2014.09.21.MNFSTOSUM (29 of 77)

To follow a dream, or not?
There comes that moment when most people have to answer this question: whether to continue to chase their dreams or get themselves a steady 9 to 5. “Graduating university was, you know,” says Carl Cassell, owner of Harlem Restaurant in Toronto.

“I got a job, but I realized I didn’t function (in the mornings). I painted until four in the morning and that’s what I liked to do. My friend was like what are you interested in passion or pension?” – Carl Cassell, Owner of Harlem Restaurant

“I got a job, but I realized I didn’t function (in the mornings). I painted until four in the morning and that’s what I liked to do. My friend was like what are you interested in passion or pension?” While there’s no shame in choosing the pension, it’s far less romantic. In the end, regret is a choice and one that could haunt you for a long time.

2014.09.21.MNFSTOSUM (38 of 77)

Go global
The world continues to shrink day by day. In days gone past blowing up in your respective township was a rite of passage if you will. These days more and more of your favourite local artists are finding initial success on foreign ground. Canadian Idol judge Farley Flex – the man who got Maestro Fresh Wes’ career off the ground – knows about this all too well. “One of the things we have to be cognizant of is it’s always important to recognize, especially in these times, anything you do is global or should be global. To put all your efforts into one small geographic location makes absolutely know sense whatsoever.”

2014.09.21.MNFSTOSUM (53 of 77)

Be versatile
The argument for being a jack-of-all-trades or a master of one is a lengthy, probably irresolvable one. Perhaps the answer is to be both. Miss Info, who sat alongside Lola (of I Love Lola) and Ashley Outrageous on the Can’t Knock the Hustle: Women in the industry panel, is a prime example of someone who expanded her brand to supplement her initial mastery of journalism.

“You can’t really be any one thing, because then you’re leaving money on the table. There used to be a time when you would specialize in something and that would be rewarded, but now if you aren’t trying to build your skills in lots of different ways you end being a less rounded person.” – Miss Info

The success-driven individual must wear many snapbacks to compensate. “As everybody knows now a days we are living in a world of multi-hyphens,” she says. “You can’t really be any one thing, because then you’re leaving money on the table. There used to be a time when you would specialize in something and that would be rewarded, but now if you aren’t trying to build your skills in lots of different ways you end being a less rounded person.”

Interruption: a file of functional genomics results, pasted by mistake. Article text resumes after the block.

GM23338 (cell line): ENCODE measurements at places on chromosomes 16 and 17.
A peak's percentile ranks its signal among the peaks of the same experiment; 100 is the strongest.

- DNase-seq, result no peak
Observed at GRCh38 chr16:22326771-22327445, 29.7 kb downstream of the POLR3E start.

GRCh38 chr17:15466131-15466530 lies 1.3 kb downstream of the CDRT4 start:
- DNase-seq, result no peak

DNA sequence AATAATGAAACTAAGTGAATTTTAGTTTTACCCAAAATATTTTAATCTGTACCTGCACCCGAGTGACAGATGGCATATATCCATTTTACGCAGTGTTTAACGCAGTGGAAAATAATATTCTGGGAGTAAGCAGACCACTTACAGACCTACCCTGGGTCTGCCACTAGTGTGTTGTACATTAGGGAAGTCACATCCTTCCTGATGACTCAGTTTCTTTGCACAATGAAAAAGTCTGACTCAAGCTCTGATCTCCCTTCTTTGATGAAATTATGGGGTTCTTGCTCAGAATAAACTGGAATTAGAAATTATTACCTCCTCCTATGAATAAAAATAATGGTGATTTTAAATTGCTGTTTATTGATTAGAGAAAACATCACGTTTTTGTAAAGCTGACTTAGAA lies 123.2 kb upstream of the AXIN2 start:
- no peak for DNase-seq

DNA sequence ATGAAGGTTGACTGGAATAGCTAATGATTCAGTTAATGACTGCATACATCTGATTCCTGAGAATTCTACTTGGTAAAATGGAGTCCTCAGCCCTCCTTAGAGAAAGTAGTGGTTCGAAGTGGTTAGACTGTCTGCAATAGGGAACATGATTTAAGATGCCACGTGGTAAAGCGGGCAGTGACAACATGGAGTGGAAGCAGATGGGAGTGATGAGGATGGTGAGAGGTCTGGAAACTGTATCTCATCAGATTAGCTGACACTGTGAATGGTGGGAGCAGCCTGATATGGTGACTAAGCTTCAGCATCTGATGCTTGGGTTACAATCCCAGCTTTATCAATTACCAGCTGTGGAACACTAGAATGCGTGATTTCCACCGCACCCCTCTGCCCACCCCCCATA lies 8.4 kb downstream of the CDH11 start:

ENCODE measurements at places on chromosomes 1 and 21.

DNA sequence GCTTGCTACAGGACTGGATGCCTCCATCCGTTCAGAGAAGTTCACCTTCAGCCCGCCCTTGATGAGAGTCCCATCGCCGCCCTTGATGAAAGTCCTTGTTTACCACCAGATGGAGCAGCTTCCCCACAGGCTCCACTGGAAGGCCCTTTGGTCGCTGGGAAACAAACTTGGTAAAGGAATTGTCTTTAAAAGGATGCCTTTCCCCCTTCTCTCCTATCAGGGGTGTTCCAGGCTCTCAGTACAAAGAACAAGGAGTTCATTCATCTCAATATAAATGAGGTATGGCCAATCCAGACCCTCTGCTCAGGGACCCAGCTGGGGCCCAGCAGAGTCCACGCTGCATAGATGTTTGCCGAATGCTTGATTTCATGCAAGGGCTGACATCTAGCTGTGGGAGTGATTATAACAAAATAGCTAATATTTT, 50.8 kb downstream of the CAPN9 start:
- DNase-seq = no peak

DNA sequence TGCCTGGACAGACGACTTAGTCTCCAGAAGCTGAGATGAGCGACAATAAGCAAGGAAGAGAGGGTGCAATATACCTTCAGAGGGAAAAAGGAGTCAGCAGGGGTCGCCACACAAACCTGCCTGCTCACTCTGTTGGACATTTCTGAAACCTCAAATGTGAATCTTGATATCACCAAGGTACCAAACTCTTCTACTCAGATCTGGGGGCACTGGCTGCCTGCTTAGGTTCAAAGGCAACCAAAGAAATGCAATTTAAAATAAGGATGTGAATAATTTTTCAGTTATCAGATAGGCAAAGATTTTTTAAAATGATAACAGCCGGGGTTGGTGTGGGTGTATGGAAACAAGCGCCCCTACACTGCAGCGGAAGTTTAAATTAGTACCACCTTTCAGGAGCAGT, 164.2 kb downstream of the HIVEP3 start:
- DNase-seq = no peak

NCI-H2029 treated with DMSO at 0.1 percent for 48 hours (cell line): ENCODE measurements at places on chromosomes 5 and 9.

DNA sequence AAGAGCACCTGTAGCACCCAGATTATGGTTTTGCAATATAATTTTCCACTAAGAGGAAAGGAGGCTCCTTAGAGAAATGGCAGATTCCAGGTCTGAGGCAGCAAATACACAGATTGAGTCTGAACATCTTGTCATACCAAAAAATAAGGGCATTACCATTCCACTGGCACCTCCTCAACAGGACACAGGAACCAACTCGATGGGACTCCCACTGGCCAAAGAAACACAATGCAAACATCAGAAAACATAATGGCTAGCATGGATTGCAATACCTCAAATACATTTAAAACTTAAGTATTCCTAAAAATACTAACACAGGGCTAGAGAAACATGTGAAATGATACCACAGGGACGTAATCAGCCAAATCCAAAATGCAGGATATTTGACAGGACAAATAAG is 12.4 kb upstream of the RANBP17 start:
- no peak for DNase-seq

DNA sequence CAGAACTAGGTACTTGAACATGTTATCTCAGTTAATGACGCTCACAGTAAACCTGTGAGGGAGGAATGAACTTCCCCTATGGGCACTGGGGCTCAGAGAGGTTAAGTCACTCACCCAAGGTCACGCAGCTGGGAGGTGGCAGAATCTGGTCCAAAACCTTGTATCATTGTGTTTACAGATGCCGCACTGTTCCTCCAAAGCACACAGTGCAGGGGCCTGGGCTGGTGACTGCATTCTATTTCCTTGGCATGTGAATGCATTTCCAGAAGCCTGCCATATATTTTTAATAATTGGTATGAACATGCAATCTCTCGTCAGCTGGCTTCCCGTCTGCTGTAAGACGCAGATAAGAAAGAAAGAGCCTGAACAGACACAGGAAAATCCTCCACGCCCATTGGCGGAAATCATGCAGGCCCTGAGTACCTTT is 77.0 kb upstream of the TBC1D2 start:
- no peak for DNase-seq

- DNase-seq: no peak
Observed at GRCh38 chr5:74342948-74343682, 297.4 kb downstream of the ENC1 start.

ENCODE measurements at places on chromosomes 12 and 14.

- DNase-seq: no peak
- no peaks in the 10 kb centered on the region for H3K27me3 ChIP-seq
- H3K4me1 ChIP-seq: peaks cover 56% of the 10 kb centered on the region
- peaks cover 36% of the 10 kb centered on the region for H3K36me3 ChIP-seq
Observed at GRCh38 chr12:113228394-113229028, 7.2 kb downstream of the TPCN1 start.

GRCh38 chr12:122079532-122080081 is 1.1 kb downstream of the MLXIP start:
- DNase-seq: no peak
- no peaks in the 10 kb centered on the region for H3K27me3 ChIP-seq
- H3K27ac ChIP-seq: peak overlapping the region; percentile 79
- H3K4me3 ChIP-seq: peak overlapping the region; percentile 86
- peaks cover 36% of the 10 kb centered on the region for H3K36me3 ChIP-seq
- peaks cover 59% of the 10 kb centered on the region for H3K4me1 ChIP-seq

Business, never personal
“I do more favours than I ask for them,” Miss Info adds, later in the discussion. “Because of that I feel confident when I walk into a room and I have a conversation with any artists – they know here they stand. And the ones that don’t, you check them and say, ‘I don’t actually work for you.’” This is a poignant piece of advice for publicists and journalists – artists aren’t your friends. They generally come calling when they need a favour and it’s important to keep that line clearly marked in the sand: lest, you find yourself on the wrong side of an awkward situation.

2014.09.21.MNFSTOSUM (76 of 77)

Be open to opportunities
As the highly celebrated artist Mister Cartoon shared, although he’s never laid down a verse or received a royalty for a song, music has been a major door opener in his career. “I was in the music business, but I didn’t know how to play an instrument,” he says. “You never know when that opportunity is going to hit. I didn’t go to art school to learn how to do album covers. I kind of figured out as I went through them.” As much as Mister Cartoon is an amazing graphic artist, it is really his album covers and tattoos on musicians that he is most readily known for. Success comes in many forms.

The journey is far from over
The grind never stops and as massive as the goal may be, it’s important to break it down into little chunks, shares Mister Cartoon. “(People) didn’t see the years and years of practice along the way. I learned just try to improve yourself one per cent every day. I have all these things in my head, man. I want to change this, I want to do that, I want to do this better, but if I can just stretch a little bit each day, spend 20 more minutes on this tattoo, all of that goes along way.” Just focusing on completing one single task, rather than getting nowhere on a bunch of things is measurable success and is something that will became habit, he advises. Sooner or later, those little successes turn into success.

Photos By. Fitzroy Facey